Battle of Praga, 1794

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Josef Zajaczek versus Alexander Suvorov: A Russian army under Suvorov storms the Polish defences under Zajaczek. Will Suvorov’s preparations and deception plan prove effective enough to gain the quick resolution to the war he needs?
Significance
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In probably the best work on Suvorov’s life and military career, Longworth aptly labels his chapter on Suvorov’s operations in Poland as “Enemy of a Nation” (1965: 175-207). For Poland, Suvorov was the man who removed the Polish state from the map for over a century. While the Polish or Kosciuszko uprising was likely to fail even if the Poles were not facing a military genius, the uprising may have had a greater impact than it appears. It has been suggested that the timing and scale of the Polish uprising may have helped distract Russia, Prussia, and Austria from the rise of Revolutionary France, and ensure the project’s survival (Wilde, 2001); 1794 turned out to be a critical year of victory for Revolutionary France with far-reaching consequences. While this is arguable, it is easier to suggest that the Polish uprising had a clear impact on future uprisings in the region, and the formation of Polish identity. The November Uprising of 1830-1831 and the Greater Poland Uprising of 1848 have clear common themes from that of 1794. The 1848 uprising was also part of a larger revolution (the Spring of Nations) that had far-reaching consequences not fully understood at the time.
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Analysis
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Taking walled cities and fortresses requires skill, and usually patience. The decision to assault or besiege a city is often a difficult one; assault too early and a commander could suffer grievous losses, besiege for too long and a commander could waste too much time or lose the war of supply. In this battle, Suvorov decided early on he would assault Praga and took actions to ensure its success from the start. He ensured his troops had the proper assaulting equipment, carried sufficient rehearsals to allow his troops to be comfortable and confident in their task, and conducted a simple yet effective deception plan to surprise the Polish defences. The result was a breakthrough on every sector despite assaulting fortified positions. Zajaczek meanwhile confirmed Frederick the Great’s adage that to defend everywhere is to defend nowhere.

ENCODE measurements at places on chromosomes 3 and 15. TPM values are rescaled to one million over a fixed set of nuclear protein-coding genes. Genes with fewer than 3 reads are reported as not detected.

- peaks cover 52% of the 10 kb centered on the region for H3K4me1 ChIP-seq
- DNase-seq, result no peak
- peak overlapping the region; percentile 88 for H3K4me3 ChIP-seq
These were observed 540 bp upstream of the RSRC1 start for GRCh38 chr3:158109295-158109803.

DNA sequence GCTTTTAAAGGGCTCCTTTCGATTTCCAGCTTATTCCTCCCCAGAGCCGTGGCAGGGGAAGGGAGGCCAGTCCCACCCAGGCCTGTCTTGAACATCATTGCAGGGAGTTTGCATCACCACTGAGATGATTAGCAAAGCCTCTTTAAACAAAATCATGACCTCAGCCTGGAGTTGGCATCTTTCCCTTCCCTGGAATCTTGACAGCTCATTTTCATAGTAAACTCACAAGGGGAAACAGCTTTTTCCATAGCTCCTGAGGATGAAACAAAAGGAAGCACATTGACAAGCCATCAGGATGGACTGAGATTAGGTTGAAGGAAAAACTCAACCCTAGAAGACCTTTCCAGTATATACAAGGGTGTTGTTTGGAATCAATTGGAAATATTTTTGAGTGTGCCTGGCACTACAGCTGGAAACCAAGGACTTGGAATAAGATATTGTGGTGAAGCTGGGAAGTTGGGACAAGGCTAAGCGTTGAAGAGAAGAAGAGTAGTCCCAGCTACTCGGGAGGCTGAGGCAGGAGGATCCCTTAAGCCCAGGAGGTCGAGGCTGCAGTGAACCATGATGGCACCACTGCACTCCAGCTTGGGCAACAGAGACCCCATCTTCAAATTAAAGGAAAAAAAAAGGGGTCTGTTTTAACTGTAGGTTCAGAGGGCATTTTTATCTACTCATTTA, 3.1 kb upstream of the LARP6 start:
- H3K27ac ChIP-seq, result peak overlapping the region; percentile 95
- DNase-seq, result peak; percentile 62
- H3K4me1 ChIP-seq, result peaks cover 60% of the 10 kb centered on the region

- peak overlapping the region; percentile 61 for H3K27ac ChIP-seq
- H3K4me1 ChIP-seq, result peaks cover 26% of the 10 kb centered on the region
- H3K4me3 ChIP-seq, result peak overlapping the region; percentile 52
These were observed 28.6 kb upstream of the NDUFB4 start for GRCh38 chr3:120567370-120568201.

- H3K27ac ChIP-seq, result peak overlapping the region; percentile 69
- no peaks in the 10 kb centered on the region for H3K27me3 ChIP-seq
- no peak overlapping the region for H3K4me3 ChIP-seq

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The Russian victory at Praga is classic Suvorov. While now an obviously valuable tool in modern military operations at every level, Suvorov was an early and consistent proponent of not just proper training, but rehearsals as well. Imagine being ordered to assault a fortified position against deadly musket fire and being concerned with silly things like how to quickly position and scale a ladder. Rehearsals are important in building familiarity and confidence in troops for their assigned task. The battle is also classically Suvorov in that it was won with the bayonet; one of Suvorov’s main arguments in his treatise is that the goal should be to close with and destroy the enemy at the point of a bayonet.
Notes